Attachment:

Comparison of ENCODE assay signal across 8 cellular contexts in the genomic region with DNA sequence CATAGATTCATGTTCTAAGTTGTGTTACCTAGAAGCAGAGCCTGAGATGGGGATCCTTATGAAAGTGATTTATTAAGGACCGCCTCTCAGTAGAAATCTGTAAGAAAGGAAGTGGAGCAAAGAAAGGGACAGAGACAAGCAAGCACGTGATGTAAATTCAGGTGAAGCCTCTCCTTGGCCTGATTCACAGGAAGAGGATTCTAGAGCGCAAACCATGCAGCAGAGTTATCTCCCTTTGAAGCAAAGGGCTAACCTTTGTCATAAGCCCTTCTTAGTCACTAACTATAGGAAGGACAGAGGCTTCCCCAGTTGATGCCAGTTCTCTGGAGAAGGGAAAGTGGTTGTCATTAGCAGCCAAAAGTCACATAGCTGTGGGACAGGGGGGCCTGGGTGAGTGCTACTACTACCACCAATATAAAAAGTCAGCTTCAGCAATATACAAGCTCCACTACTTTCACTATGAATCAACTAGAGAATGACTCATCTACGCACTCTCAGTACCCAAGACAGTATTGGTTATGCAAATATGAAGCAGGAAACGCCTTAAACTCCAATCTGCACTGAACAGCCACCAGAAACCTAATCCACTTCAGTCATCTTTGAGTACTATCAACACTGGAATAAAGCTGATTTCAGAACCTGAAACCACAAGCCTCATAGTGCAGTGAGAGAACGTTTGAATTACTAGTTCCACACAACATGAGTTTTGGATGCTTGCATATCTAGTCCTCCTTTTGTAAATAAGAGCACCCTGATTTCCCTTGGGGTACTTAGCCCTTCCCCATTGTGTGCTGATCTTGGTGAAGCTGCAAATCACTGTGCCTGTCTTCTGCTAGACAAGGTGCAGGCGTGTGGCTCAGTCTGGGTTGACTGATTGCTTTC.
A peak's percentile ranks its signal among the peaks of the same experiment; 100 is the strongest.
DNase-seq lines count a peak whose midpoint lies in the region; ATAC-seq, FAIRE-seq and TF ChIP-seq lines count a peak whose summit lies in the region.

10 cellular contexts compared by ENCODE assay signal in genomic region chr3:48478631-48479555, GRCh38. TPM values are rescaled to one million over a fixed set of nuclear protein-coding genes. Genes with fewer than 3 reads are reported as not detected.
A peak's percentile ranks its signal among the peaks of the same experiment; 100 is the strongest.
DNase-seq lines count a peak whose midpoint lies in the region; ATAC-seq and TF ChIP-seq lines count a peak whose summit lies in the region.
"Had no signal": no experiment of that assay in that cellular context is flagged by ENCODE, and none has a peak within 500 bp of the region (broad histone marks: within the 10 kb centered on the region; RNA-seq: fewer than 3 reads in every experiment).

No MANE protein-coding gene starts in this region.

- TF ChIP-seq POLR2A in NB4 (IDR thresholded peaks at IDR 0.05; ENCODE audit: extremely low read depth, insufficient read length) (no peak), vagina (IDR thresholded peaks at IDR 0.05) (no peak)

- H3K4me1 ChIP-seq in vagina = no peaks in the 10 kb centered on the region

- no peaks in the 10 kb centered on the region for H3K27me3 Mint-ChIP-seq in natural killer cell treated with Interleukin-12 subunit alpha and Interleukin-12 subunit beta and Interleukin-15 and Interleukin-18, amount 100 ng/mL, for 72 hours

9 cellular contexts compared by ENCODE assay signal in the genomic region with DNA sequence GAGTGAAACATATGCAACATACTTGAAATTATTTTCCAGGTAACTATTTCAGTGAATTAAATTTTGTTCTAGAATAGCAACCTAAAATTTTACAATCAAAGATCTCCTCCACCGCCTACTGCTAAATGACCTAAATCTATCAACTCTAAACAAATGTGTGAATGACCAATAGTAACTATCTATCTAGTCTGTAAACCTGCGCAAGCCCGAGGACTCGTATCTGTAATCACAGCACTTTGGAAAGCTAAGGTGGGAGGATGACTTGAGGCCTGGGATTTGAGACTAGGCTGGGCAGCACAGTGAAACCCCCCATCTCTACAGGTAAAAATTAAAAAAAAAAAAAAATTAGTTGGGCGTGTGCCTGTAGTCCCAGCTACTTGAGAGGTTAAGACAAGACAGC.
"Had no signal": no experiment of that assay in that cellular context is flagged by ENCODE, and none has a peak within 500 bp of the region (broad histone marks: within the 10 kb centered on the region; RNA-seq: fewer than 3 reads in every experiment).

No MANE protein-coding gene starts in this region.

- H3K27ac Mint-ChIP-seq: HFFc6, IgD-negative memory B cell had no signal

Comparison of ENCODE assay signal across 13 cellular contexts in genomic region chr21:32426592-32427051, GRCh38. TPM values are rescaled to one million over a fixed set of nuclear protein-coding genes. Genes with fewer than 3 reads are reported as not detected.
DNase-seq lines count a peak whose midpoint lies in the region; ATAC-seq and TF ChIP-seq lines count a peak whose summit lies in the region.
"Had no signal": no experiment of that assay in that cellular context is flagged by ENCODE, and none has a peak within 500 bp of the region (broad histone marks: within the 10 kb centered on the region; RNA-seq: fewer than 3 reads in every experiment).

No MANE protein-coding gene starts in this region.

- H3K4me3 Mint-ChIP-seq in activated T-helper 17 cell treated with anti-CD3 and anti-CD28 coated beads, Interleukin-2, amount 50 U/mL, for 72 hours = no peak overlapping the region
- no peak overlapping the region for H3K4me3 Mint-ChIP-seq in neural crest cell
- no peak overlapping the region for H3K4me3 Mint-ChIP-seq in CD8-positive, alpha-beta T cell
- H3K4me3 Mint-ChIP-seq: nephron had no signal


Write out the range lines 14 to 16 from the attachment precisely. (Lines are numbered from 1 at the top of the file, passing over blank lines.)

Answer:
No MANE protein-coding gene starts in this region.

- H3K27ac Mint-ChIP-seq: HFFc6, IgD-negative memory B cell had no signal

Comparison of ENCODE assay signal across 13 cellular contexts in genomic region chr21:32426592-32427051, GRCh38. TPM values are rescaled to one million over a fixed set of nuclear protein-coding genes. Genes with fewer than 3 reads are reported as not detected.